“Guns Don’t Kill People, People Kill People”… Two Opposing Viewpoints on Violence in Videogames


In the recent press, Anders Behring Breivik (the person responsible for the violent Norwegian terrorist acts that lead to the murder of a total of 93 people in Oslo and at a Norwegian youth camp) claimed that he used video games to train for his rampage. Specifically, he stated that he used the game World of Warcraft and his fabricated addition to it to deflect questions about his whereabouts while planning his attack. He also claimed the game Call of Duty 2: Modern Warfare was his main training program. In the wake of the killings overseas, Norway has pulled all Call of Duty (CoD) and World of Warcraft (WoW) titles from the shelves. Ironically, they have not pulled the new release from EA Games, Battlefield, which is a spot on copy of the CoD series in that it is a violent, war themed, online game.  Obviously this argument has forced media to revisit the issue of what whether life inspires art or if art inspires life. In the past, music, television, movies and video games have holstered the blame for the much of the violence in our culture. Case in point, the release of the movie 30 Minutes or Less is rumored to be protested by a family whose son was killed in a similar bombing attack. In this case, the movie may or may not be mimicking an actual event, but the idea of strapping a bomb to an innocent person is not new to either Hollywood or real life. As for where it started, who knows? Who is responsible for passing these ideas along? Where does media in general fit into this? These are the questions that are looping in my head, and as I analyze my answers and the answers of others, I find myself wavering between different political and moral beliefs.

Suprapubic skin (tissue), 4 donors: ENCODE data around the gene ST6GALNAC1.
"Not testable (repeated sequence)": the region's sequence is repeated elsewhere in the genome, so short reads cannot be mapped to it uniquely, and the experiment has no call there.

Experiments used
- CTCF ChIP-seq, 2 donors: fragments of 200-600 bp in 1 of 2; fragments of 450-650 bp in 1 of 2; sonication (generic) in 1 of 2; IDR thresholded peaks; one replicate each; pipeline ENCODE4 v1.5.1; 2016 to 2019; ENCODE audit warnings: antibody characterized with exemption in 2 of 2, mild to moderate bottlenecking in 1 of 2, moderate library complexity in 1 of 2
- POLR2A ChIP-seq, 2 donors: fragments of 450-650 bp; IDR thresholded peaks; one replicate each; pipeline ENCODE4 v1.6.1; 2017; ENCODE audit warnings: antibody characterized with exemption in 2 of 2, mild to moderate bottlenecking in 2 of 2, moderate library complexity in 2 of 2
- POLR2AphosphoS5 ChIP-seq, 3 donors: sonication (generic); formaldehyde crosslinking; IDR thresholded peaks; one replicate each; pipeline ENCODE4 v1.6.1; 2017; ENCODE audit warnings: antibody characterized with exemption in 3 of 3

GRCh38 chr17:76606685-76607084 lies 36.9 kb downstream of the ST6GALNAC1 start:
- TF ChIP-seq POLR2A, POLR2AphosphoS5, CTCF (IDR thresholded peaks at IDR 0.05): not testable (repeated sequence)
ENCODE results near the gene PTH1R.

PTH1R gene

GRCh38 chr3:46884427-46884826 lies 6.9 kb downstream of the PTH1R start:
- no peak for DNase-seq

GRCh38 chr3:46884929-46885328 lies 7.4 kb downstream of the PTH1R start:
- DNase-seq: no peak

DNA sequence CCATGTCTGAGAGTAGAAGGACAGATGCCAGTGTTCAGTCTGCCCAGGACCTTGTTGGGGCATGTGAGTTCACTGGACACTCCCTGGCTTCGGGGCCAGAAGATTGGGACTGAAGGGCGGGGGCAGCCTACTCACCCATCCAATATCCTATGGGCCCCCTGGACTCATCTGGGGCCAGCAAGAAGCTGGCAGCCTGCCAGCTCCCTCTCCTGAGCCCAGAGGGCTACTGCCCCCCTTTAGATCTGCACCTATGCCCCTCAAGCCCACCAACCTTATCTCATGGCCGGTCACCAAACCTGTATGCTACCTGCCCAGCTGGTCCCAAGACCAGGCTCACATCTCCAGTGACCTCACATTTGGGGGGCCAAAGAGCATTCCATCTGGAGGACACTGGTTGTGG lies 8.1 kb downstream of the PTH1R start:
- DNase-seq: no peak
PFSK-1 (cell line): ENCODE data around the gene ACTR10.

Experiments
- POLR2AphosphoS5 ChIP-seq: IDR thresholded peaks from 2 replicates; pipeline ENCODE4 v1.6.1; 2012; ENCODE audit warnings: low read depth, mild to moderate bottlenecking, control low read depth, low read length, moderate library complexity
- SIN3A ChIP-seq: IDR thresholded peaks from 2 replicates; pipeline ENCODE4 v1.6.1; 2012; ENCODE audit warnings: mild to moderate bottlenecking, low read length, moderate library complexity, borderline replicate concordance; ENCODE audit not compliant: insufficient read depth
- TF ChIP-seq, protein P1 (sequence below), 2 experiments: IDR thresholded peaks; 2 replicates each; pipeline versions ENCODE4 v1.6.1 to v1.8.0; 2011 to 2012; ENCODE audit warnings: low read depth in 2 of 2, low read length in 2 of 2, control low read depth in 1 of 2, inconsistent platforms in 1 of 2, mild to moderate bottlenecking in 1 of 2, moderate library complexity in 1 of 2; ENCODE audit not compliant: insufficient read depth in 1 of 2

Who is responsible for violence? Are video games too violent? Do they encourage our children to act out? Do they allow some children with anger issues to appropriately exercise those thoughts and emotions? Should we censor all games because a select few act irrationally? Did Hitler play video games (sarcasm alert)? These questions demand answers. Answers we don’t have. Answers we may never have. Answers to questions that some say don’t even deserve answers. In light of these, here are two most popular opposing viewpoints.

“Guns don’t kill people…video games do.”